But now top Democratic pollster Stan Greenberg — having just done extensive polling in 86 competitive House districts — is advising Dems they should go on offense over the Affordable Care Act. The key finding: Even though voters in the battlegrounds have extreme doubts about the law, they still prefer implementing it to the GOP stance of repeal. And after a month of crushingly awful press for Obamacare, opinions on this matter in the battlegrounds have barely budged since October.
Dem pollster Stan Greenberg will roll out the new polling on a conference call with reporters later this morning. The poll — sponsored by Women’s Voices Women Vote Action Fund and Democracy Corps — was conducted in 50 GOP-held districts and 36 Dem-held districts from December 3-8, right after the administration announced its fix to the website. The key findings:
* Offered a straight choice between “implementing and fixing” the health law and “repealing and replacing” it, voters in these 86 districts prefer “implementing and fixing” by five points, 49-44. That’s only a slight difference from October, when implement and fix led by seven, 51-44.
* Implement and fix is preferred, even though the poll also finds widespread skepticism remains about seeing the law’s benefits. Only 33 percent of these battleground voters say the law will make things better for them, versus 46 percent who say it will make things harder, leaving a sizable chunk uncertain.
Greenberg tells me that all of this indicates that skepticism of the law does not necessarily translate into support for the GOP repeal stance — or GOP gains — and so Dems should not let that skepticism divide them.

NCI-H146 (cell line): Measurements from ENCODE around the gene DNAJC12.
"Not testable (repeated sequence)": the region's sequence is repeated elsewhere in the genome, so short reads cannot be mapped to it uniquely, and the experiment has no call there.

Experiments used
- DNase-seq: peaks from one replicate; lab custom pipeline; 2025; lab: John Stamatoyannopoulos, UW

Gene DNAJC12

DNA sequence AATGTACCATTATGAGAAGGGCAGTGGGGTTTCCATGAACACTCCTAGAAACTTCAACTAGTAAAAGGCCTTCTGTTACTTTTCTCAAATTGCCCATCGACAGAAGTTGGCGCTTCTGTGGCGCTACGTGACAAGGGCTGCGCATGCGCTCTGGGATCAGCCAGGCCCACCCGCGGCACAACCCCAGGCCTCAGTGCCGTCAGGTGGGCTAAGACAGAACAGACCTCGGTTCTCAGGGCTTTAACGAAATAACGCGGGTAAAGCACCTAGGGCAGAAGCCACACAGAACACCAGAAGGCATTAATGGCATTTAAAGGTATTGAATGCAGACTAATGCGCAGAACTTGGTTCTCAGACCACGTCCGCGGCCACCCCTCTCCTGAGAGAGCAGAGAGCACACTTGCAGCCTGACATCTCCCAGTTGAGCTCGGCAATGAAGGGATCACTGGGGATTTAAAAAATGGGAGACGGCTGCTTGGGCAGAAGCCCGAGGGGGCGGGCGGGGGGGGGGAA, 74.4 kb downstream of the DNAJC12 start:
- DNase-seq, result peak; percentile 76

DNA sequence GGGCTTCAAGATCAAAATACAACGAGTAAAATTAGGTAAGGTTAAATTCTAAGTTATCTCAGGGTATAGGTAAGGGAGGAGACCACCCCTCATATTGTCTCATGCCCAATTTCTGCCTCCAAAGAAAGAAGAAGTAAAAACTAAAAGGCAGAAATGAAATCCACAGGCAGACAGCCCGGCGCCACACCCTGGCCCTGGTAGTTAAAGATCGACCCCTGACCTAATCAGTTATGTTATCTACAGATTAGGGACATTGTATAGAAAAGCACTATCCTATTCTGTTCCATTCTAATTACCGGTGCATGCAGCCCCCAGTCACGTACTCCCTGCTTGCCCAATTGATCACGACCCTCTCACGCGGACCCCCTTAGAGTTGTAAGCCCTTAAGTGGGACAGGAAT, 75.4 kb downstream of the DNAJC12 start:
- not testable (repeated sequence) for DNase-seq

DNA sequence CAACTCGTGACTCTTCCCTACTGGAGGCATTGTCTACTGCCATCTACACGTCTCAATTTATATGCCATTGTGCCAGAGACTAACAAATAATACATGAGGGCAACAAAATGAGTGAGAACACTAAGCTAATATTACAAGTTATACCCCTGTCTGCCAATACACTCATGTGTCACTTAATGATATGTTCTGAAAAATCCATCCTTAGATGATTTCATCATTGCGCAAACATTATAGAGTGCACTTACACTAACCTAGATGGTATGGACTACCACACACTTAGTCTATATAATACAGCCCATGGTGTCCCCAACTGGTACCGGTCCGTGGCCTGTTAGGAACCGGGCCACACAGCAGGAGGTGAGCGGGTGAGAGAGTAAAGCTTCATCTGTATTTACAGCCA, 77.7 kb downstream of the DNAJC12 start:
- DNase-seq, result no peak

“For sure, the rollout mess hurt the president and shifted the focus away from the hated Republican Congress,” he says. “But in the battlegrounds, the voters are split down the middle. This is not a wedge issue. Voters still want to implement and fix. Democrats can, and should, engage on health care.”
Indeed, the poll finds that significant majorities of core Democratic groups that are growing as a share of the electorate remain behind the law — another reason not to let Republicans use it as a wedge:
* Among members of the Rising American Electorate (unmarried women, young voters, and minorities) in the 86 battleground districts, “implement and fix” holds a 23-point lead over “repeal and replace,” 58-35. Also, these groups are significantly more convinced than voters overall that the law will make things better rather than make things harder: They believe this by 46-35.
“Despite all the noise over implementation, our polling shows that it remains popular among members of the Rising American Electorate,” says Page Gardner, president of the Women’s Voices Women Vote Action Fund. “They realize that the law will improve their lives. These often economically vulnerable Americans make up nearly 54 percent of the voting age population, and politicians who ignore their issues do so at their peril.”
Later today, Greenberg will explain in more detail what all of this means for 2014. Stay tuned.
* HOUSE REPUBLICANS READY TO ACCEPT BUDGET COMPROMISE: With the vote coming today on the budget deal, the Post reports that House Republicans appear prepared to vote in large numbers for it, even if it replaces part of the sequester with increased spending levels funded by fees. Republican pollster Glen Bolger explains why this represents a big change:
“We are either a party that is serious about governing when control of Washington is split, or we are an unserious party that doesn’t care about realistic incremental gains, only about unrealistically getting the whole ball of wax, which will never happen as long as there is a Democratic president and a Democratic [Senate] majority leader.”
For months we were told that House GOP leaders would never dare do anything to anger the party’s conservative wing, and indeed, they shut down the government to postpone the inevitable need to stiff-arm the Tea Party. Now that the political incentives for the GOP favor a quiet resolution to budget differences, rather than another destructive shutdown, suddenly confronting the party’s right flank is not an impossibility, after all.